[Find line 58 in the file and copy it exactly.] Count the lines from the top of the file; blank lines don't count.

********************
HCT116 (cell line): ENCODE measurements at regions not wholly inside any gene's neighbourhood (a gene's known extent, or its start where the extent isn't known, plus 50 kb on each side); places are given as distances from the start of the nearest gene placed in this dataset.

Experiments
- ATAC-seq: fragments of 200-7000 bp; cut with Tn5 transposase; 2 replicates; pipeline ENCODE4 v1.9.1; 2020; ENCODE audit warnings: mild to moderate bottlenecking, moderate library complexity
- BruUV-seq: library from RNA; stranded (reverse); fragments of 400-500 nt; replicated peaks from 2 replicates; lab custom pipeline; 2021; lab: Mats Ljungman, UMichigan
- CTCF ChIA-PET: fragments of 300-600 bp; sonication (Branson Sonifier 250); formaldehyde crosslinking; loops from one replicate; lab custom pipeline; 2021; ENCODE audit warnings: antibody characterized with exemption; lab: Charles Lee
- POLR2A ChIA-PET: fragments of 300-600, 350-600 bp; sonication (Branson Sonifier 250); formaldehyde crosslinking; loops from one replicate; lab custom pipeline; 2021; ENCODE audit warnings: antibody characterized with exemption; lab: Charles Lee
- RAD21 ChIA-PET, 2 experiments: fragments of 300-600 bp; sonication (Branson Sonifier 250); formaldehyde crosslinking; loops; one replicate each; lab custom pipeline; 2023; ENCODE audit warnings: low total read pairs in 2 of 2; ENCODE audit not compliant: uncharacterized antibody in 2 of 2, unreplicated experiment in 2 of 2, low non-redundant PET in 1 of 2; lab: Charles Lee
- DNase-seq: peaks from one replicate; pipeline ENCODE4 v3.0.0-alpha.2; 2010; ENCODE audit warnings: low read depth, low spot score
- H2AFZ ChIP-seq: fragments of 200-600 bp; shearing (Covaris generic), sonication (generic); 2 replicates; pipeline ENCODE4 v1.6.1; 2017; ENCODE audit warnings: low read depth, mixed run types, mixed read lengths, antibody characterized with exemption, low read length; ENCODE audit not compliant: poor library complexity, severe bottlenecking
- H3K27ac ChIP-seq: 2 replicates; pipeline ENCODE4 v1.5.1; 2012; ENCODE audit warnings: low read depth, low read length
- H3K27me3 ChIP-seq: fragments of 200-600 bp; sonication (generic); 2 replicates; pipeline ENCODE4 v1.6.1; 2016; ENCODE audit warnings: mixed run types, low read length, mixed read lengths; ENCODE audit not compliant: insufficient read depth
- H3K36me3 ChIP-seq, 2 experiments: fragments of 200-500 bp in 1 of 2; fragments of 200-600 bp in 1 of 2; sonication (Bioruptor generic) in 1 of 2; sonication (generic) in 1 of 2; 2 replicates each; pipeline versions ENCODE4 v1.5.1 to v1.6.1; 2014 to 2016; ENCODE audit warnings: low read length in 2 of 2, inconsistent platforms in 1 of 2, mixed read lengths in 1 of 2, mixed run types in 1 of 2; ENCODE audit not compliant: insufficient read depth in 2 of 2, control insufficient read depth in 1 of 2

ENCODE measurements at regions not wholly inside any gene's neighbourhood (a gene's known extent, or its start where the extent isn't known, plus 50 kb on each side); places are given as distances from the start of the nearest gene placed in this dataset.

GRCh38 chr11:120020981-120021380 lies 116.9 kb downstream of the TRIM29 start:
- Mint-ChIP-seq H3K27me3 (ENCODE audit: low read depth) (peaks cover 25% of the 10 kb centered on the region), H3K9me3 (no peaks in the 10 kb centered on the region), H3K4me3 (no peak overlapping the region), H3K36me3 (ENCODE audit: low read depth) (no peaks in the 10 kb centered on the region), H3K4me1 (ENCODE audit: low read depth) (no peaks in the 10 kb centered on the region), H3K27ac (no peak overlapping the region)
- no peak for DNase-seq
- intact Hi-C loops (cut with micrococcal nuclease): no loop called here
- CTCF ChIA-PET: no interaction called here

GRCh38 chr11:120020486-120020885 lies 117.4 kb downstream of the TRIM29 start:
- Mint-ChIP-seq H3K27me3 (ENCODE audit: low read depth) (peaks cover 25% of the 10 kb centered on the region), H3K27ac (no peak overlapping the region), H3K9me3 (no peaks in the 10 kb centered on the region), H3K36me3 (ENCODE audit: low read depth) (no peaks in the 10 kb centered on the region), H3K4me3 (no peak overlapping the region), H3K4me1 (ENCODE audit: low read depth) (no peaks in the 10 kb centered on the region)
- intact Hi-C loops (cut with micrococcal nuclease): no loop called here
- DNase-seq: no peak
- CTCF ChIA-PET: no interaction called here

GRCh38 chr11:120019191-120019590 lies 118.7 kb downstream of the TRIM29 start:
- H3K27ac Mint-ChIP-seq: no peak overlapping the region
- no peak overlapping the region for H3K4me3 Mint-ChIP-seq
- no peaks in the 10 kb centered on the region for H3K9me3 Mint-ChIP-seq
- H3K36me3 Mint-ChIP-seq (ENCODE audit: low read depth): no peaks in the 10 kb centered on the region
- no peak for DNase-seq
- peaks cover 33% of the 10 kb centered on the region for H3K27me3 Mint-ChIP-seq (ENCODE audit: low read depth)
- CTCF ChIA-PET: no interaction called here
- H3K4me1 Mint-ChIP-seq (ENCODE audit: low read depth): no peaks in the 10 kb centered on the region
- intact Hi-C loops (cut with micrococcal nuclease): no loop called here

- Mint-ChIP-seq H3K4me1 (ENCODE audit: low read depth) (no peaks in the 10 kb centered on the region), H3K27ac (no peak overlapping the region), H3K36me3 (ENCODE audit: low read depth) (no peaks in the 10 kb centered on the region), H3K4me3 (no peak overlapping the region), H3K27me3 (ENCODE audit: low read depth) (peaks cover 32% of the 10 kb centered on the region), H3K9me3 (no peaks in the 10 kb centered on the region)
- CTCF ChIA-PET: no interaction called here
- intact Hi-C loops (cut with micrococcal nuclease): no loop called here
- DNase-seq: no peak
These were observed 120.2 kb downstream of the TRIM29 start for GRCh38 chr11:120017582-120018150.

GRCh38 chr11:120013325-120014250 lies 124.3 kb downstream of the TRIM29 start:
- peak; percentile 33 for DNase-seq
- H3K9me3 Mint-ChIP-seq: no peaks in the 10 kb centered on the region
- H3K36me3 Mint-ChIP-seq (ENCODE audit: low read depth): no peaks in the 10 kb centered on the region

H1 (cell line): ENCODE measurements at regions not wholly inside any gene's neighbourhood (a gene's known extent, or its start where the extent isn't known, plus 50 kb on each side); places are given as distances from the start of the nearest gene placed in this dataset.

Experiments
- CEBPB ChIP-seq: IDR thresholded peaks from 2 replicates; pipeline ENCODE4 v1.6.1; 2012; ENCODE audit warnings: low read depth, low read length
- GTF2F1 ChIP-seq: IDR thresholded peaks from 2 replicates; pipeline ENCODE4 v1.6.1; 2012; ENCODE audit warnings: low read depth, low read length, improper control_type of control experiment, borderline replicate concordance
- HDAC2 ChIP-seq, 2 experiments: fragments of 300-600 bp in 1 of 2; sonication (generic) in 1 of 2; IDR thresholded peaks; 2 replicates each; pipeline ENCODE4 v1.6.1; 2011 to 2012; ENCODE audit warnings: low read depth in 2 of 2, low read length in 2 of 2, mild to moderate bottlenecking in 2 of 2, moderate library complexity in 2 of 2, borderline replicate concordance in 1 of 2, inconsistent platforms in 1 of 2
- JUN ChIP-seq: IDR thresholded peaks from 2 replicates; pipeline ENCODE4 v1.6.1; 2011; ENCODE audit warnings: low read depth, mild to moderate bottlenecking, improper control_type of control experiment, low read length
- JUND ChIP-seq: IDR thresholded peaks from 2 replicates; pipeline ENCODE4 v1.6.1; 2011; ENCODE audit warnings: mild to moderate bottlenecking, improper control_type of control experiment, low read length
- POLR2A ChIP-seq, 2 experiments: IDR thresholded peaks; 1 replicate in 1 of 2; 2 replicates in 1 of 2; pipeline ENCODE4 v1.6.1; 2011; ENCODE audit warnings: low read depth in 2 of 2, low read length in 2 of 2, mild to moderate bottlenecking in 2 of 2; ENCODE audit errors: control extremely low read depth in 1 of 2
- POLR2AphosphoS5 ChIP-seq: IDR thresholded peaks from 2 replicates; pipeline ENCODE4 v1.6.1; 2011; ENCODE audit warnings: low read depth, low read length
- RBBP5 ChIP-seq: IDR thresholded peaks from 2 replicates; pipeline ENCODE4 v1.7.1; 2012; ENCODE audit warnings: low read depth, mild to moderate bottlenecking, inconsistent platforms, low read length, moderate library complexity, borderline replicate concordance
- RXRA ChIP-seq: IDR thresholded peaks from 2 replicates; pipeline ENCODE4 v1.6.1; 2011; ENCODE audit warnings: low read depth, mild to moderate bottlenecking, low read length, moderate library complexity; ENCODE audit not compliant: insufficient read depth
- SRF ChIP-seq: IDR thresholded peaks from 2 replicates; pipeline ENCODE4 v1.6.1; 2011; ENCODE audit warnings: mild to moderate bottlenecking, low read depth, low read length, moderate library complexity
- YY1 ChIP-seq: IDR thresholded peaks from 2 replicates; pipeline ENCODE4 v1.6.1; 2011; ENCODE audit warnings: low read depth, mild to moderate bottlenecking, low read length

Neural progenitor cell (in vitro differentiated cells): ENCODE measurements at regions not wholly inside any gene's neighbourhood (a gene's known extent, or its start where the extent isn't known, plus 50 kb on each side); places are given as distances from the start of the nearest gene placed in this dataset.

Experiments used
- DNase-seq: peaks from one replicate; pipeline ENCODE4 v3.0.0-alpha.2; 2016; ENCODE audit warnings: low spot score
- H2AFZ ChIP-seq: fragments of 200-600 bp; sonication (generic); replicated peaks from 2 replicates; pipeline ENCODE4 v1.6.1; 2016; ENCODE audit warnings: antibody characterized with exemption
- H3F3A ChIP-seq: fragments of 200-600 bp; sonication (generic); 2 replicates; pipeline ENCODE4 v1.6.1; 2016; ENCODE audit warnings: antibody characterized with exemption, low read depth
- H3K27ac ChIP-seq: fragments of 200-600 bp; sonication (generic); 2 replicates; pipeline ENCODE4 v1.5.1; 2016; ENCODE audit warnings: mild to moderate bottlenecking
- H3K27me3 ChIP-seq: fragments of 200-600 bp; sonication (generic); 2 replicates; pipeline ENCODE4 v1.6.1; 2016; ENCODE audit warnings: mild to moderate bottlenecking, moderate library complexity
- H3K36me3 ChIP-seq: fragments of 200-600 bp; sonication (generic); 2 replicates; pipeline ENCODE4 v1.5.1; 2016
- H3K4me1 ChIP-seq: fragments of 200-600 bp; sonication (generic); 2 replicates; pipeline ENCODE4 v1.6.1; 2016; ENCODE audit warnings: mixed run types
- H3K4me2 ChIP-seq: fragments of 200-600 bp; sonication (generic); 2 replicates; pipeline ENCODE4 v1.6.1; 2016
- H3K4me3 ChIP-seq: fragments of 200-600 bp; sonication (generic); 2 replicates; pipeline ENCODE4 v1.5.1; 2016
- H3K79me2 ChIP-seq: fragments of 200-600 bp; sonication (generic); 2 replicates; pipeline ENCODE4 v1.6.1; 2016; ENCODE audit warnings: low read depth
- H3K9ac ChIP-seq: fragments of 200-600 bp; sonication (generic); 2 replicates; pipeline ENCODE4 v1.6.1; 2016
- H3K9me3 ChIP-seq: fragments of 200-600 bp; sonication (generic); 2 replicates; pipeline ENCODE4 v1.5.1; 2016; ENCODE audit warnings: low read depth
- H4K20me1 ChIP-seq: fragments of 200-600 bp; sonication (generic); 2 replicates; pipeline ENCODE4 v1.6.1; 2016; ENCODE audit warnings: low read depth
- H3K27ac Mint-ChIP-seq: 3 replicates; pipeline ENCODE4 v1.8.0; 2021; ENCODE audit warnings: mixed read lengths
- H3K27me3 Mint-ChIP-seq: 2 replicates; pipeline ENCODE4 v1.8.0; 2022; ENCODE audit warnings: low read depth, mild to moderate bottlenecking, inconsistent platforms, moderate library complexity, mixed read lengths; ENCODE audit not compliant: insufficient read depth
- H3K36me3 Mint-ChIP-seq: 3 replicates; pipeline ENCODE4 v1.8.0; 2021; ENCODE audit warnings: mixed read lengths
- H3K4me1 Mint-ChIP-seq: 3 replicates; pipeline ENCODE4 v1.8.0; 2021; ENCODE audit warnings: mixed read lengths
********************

- DNase-seq: peaks from one replicate; pipeline ENCODE4 v3.0.0-alpha.2; 2016; ENCODE audit warnings: low spot score